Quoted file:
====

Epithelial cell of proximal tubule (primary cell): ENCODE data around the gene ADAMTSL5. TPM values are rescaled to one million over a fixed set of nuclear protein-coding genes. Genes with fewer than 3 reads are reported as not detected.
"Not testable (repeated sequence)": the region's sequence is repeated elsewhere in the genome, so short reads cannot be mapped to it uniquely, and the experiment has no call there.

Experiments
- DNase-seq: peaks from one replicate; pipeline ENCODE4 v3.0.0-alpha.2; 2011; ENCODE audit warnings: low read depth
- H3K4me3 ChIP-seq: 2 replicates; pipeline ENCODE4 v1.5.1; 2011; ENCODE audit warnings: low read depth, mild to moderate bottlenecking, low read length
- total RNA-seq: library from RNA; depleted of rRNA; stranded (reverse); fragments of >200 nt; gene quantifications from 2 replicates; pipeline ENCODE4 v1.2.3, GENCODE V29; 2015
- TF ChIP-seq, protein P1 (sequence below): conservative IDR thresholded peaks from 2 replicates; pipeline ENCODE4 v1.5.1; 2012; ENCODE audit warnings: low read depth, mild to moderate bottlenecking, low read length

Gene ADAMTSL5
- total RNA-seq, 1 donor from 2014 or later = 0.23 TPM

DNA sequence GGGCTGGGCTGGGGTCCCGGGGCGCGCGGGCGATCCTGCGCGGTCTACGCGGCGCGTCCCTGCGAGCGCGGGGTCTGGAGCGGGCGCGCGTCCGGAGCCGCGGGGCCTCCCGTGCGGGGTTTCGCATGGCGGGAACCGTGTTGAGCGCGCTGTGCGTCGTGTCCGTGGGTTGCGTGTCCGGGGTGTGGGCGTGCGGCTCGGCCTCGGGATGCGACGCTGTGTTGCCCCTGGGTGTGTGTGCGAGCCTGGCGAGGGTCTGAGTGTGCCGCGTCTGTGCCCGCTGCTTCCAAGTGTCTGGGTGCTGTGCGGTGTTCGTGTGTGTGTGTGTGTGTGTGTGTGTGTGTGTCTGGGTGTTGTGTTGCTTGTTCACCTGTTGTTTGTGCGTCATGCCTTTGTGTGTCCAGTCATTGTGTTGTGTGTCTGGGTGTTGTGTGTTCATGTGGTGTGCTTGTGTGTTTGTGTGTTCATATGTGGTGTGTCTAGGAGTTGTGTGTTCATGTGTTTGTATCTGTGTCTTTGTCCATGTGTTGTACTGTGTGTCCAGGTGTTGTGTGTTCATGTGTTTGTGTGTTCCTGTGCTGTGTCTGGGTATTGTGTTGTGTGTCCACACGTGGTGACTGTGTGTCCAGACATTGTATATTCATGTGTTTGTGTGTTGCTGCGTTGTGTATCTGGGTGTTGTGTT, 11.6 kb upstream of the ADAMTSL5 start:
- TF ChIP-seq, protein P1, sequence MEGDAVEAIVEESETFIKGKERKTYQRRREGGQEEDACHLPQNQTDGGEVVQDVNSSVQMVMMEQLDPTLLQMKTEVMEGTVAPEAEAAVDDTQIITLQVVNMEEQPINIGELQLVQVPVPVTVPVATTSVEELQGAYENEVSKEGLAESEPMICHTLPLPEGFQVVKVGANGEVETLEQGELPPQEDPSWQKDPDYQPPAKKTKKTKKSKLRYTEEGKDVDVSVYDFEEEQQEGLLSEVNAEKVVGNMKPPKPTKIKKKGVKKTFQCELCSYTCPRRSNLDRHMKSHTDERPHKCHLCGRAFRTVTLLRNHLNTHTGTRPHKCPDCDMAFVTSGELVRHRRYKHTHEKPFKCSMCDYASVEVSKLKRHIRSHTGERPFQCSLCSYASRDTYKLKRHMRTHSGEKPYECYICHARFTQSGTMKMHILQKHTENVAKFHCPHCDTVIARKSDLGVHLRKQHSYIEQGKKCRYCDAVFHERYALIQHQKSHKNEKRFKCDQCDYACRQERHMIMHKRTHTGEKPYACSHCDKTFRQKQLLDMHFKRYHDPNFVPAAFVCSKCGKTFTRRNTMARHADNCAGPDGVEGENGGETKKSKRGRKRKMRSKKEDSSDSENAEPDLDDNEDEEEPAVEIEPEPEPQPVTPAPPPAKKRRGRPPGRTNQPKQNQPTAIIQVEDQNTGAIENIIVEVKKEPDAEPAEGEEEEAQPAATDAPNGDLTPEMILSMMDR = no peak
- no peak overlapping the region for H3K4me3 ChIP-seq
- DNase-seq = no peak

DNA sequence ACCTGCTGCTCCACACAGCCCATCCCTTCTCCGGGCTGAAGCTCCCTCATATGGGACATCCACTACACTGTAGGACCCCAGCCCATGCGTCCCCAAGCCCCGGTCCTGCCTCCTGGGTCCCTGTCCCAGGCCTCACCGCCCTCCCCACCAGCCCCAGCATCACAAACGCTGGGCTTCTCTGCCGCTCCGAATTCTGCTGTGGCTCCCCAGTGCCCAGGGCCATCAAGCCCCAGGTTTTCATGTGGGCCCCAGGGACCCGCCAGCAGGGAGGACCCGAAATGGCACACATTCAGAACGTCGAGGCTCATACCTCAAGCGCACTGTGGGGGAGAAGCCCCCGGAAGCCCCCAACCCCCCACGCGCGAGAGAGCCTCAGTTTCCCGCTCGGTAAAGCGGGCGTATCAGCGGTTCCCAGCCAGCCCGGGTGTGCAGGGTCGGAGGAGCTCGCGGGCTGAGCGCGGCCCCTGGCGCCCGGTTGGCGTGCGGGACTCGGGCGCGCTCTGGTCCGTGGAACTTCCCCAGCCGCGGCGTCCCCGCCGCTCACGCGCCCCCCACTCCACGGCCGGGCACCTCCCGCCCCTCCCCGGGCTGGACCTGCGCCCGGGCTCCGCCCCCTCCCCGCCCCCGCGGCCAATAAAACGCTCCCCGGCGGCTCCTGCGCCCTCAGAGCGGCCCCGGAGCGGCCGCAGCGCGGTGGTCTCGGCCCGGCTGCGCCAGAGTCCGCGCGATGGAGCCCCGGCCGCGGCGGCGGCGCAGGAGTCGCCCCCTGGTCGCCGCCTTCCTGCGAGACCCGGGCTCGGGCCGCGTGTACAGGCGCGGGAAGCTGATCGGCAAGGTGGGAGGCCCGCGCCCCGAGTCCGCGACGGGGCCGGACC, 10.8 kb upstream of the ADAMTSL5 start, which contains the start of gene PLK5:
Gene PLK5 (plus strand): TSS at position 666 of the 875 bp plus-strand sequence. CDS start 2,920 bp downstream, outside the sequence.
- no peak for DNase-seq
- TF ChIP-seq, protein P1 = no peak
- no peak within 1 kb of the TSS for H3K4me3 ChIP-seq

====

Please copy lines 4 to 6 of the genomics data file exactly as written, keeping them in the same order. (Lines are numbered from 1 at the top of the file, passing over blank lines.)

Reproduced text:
- DNase-seq: peaks from one replicate; pipeline ENCODE4 v3.0.0-alpha.2; 2011; ENCODE audit warnings: low read depth
- H3K4me3 ChIP-seq: 2 replicates; pipeline ENCODE4 v1.5.1; 2011; ENCODE audit warnings: low read depth, mild to moderate bottlenecking, low read length
- total RNA-seq: library from RNA; depleted of rRNA; stranded (reverse); fragments of >200 nt; gene quantifications from 2 replicates; pipeline ENCODE4 v1.2.3, GENCODE V29; 2015